Format

Send to

Choose Destination
PLoS One. 2013;8(1):e53344. doi: 10.1371/journal.pone.0053344. Epub 2013 Jan 22.

Reward optimization in the primate brain: a probabilistic model of decision making under uncertainty.

Author information

1
Department of Computer Science and Engineering, University of Washington, Seattle, Washington, United States of America.

Abstract

A key problem in neuroscience is understanding how the brain makes decisions under uncertainty. Important insights have been gained using tasks such as the random dots motion discrimination task in which the subject makes decisions based on noisy stimuli. A descriptive model known as the drift diffusion model has previously been used to explain psychometric and reaction time data from such tasks but to fully explain the data, one is forced to make ad-hoc assumptions such as a time-dependent collapsing decision boundary. We show that such assumptions are unnecessary when decision making is viewed within the framework of partially observable Markov decision processes (POMDPs). We propose an alternative model for decision making based on POMDPs. We show that the motion discrimination task reduces to the problems of (1) computing beliefs (posterior distributions) over the unknown direction and motion strength from noisy observations in a bayesian manner, and (2) selecting actions based on these beliefs to maximize the expected sum of future rewards. The resulting optimal policy (belief-to-action mapping) is shown to be equivalent to a collapsing decision threshold that governs the switch from evidence accumulation to a discrimination decision. We show that the model accounts for both accuracy and reaction time as a function of stimulus strength as well as different speed-accuracy conditions in the random dots task.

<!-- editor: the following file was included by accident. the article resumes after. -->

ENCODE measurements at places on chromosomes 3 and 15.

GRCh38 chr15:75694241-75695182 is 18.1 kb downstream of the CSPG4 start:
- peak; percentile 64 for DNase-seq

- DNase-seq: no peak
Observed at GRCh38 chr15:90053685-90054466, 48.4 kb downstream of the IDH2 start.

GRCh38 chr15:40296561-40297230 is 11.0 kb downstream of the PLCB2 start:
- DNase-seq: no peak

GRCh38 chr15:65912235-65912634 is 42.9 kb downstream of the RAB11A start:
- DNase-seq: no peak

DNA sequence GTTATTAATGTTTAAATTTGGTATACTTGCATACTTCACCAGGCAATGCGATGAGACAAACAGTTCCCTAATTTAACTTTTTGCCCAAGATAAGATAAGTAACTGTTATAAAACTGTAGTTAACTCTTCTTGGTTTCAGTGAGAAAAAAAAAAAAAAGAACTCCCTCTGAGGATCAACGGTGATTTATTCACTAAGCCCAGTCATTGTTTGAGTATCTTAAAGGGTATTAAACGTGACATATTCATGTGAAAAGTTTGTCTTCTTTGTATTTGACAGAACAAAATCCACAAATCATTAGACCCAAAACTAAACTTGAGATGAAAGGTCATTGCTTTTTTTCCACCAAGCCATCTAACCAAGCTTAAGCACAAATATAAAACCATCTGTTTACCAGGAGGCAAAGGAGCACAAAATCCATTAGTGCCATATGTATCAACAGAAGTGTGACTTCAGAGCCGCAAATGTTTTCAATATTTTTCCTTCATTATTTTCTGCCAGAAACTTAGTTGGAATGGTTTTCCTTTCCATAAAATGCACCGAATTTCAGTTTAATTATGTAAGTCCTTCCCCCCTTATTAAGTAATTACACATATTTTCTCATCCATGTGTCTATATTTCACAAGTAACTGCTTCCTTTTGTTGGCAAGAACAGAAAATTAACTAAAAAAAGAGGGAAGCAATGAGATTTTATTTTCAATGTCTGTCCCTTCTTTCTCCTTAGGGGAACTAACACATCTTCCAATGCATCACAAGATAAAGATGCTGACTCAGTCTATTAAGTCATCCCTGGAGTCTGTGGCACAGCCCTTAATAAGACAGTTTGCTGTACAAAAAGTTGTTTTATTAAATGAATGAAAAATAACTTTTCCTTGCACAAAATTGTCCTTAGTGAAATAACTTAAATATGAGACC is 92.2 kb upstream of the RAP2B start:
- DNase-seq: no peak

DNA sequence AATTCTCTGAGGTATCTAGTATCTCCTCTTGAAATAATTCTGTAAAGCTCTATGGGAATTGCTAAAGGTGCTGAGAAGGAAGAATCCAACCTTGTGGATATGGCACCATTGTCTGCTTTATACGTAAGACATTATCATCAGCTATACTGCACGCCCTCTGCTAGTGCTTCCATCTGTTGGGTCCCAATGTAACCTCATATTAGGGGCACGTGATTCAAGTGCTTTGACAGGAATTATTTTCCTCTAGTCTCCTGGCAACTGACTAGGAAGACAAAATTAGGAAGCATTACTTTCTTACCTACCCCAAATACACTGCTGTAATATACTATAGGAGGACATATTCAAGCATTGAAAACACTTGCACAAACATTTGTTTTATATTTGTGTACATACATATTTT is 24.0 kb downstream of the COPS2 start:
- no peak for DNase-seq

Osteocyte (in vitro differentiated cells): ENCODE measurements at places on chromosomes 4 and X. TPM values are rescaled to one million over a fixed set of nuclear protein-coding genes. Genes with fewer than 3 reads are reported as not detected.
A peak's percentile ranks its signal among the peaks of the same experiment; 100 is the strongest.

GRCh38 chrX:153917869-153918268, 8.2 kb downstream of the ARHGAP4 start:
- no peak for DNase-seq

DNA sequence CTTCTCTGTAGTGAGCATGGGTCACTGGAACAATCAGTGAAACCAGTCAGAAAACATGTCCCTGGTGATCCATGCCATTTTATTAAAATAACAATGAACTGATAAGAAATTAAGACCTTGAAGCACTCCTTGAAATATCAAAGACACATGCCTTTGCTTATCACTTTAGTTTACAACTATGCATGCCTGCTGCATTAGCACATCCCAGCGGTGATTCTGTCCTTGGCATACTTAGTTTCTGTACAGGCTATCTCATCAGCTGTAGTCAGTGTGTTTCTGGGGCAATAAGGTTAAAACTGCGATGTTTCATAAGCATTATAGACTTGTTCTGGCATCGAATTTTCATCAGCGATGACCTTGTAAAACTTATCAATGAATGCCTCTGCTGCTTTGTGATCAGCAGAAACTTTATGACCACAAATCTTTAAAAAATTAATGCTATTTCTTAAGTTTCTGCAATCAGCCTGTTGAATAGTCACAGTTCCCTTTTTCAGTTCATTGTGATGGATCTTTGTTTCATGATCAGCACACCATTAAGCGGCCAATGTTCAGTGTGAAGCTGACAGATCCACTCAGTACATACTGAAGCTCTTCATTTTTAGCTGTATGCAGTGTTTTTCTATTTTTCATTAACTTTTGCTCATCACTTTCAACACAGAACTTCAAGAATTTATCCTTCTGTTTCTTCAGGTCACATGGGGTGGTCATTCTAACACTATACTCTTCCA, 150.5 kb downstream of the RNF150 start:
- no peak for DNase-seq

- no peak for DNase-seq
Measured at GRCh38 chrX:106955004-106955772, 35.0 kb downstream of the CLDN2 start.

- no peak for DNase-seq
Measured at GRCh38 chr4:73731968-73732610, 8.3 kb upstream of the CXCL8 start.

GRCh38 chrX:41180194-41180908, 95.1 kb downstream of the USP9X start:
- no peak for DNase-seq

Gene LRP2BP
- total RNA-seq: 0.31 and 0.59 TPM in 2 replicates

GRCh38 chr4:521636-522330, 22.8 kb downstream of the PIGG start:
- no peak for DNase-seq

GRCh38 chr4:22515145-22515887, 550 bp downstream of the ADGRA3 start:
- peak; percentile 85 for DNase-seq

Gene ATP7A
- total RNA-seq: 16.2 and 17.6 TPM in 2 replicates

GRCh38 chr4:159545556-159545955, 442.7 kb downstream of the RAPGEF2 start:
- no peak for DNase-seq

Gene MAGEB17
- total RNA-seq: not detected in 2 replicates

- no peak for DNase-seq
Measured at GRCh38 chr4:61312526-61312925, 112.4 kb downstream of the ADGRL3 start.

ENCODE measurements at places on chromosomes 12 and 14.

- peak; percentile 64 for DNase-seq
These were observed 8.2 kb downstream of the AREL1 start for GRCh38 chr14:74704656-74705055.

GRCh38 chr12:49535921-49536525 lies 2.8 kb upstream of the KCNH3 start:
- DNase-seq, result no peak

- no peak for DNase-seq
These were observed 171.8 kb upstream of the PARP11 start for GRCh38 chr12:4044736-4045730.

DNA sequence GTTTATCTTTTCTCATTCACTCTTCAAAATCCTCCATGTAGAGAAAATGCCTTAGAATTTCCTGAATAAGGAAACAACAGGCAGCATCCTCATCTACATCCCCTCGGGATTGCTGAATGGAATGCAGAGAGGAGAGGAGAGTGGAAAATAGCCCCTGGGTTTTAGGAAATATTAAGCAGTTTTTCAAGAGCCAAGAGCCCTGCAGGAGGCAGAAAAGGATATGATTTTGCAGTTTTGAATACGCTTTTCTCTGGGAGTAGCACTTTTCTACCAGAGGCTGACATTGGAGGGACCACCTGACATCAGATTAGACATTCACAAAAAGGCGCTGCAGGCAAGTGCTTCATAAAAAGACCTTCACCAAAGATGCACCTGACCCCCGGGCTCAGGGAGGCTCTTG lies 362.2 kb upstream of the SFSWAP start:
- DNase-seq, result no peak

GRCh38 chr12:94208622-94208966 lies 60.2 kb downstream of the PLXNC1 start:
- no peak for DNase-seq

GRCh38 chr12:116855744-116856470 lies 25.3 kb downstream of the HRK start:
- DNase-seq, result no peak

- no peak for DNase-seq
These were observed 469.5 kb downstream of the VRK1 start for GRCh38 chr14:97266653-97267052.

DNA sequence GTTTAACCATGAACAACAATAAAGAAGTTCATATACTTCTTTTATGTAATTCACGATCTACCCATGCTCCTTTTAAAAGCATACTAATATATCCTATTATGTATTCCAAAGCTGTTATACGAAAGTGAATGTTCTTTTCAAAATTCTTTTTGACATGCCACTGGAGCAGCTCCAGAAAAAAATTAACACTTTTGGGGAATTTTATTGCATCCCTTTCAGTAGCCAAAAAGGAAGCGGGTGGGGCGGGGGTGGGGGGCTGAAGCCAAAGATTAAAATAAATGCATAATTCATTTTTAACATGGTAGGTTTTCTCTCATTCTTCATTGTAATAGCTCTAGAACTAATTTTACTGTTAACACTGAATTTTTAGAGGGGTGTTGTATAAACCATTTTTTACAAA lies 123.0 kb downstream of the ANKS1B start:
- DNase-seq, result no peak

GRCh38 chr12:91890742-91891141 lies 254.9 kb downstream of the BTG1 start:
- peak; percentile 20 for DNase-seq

PMID:
23349707
PMCID:
PMC3551910
DOI:
10.1371/journal.pone.0053344
[Indexed for MEDLINE]
Free PMC Article

Supplemental Content

Full text links

Icon for Public Library of Science Icon for PubMed Central
Loading ...
Support Center